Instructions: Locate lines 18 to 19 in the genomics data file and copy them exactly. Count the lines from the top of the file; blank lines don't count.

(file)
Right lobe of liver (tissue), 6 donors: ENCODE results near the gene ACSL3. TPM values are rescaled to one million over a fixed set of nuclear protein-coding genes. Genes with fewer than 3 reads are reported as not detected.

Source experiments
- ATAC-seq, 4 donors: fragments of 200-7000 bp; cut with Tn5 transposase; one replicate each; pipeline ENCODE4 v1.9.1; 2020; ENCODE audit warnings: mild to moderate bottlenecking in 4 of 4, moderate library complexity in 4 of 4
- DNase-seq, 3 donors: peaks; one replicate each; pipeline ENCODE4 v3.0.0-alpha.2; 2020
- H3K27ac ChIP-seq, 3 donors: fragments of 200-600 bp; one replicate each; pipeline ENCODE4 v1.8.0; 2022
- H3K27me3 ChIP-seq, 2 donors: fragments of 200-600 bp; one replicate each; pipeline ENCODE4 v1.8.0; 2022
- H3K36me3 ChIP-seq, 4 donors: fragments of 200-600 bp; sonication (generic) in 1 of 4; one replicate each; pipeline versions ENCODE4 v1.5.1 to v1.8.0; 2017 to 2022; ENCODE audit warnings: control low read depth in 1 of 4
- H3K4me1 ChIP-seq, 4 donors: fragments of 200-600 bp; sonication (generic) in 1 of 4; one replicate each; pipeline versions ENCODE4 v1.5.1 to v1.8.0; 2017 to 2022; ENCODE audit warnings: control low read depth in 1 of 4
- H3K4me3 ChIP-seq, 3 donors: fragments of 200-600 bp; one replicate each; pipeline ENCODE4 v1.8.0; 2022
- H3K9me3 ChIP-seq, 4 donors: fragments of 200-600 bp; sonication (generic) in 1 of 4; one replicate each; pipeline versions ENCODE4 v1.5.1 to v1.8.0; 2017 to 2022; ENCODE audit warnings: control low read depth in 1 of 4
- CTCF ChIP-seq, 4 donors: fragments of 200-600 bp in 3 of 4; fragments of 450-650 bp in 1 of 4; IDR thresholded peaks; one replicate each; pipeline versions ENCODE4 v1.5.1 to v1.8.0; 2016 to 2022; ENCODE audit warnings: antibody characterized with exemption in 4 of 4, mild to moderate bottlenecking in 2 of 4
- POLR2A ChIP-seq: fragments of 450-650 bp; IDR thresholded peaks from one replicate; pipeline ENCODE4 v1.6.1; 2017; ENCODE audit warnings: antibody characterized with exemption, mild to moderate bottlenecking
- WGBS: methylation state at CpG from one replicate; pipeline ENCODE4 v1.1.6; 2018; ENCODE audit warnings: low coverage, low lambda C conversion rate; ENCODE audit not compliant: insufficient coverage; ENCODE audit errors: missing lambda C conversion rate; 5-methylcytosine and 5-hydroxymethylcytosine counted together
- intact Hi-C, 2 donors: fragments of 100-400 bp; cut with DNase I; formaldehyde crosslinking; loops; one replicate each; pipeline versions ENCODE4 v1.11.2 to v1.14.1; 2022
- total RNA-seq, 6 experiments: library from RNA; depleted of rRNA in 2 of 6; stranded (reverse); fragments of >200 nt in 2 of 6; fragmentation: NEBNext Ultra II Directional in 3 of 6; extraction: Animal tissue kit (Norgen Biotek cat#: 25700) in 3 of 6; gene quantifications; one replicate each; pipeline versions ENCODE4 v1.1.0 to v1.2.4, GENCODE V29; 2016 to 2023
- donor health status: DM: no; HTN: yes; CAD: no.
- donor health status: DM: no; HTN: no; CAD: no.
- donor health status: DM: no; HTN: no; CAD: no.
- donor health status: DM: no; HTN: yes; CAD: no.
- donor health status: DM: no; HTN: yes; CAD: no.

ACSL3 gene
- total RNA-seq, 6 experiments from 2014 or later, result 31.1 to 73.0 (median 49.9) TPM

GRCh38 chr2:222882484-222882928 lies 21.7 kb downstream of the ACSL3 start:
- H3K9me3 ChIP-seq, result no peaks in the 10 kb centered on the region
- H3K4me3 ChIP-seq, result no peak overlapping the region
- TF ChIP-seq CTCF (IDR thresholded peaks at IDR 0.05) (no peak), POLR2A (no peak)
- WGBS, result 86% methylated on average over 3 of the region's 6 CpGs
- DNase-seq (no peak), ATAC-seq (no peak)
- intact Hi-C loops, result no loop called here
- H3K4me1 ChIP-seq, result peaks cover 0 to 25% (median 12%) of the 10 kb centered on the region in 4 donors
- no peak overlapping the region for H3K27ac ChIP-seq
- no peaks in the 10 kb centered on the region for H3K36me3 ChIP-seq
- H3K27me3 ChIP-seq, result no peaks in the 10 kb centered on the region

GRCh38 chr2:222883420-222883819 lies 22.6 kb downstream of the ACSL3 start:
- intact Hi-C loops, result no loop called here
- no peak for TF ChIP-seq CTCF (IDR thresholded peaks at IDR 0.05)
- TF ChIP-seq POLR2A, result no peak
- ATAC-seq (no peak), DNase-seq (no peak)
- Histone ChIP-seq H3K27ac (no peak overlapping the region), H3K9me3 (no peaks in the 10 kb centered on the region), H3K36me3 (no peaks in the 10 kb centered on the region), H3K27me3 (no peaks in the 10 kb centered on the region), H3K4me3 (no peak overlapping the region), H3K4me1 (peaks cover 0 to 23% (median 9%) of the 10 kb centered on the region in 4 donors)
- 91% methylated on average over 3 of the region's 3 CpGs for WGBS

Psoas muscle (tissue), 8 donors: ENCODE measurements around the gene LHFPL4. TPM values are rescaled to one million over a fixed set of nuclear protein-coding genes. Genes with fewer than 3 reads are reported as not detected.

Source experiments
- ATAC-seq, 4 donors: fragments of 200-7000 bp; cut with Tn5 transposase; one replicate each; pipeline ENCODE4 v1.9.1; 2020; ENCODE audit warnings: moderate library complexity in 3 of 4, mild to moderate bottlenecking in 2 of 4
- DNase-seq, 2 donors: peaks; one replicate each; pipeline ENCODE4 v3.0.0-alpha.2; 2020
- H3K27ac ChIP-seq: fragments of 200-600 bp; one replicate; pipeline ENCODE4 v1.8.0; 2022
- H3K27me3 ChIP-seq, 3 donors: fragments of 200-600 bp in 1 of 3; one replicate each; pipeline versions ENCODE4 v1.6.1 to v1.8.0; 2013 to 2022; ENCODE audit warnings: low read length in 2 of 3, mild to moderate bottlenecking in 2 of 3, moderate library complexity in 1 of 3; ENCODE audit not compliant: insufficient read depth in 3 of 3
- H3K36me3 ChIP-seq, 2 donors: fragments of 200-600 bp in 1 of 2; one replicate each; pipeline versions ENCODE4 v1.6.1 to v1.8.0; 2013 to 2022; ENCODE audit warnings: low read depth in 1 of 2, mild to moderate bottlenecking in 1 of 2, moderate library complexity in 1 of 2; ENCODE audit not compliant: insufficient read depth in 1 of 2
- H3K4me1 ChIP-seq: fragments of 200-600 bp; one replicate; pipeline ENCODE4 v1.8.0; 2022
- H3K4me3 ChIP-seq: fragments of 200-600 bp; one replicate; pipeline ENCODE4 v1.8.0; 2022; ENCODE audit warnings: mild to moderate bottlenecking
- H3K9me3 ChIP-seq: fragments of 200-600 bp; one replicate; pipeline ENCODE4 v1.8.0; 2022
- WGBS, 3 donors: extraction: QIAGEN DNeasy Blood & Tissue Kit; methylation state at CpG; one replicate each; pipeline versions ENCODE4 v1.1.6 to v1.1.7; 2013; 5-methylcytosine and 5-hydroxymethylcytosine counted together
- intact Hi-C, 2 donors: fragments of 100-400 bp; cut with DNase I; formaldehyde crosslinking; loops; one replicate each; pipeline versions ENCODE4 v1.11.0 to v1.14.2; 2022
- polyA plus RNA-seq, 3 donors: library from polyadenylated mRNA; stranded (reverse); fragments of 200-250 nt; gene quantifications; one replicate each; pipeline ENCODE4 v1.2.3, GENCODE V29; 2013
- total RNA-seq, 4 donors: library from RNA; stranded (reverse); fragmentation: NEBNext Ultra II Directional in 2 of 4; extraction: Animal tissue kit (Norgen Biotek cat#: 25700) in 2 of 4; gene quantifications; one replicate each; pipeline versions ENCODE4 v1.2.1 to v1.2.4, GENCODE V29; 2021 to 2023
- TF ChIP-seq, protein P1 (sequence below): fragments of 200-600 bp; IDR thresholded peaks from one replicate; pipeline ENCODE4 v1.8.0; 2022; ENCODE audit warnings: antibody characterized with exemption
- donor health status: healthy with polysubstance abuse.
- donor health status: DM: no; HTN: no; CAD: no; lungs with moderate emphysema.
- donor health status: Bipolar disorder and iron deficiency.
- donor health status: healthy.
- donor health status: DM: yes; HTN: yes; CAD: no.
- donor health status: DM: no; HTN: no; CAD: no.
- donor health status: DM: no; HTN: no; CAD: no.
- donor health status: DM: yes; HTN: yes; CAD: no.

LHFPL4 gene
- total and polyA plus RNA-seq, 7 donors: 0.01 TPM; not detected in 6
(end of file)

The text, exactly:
- donor health status: DM: no; HTN: no; CAD: no.
- donor health status: DM: no; HTN: yes; CAD: no.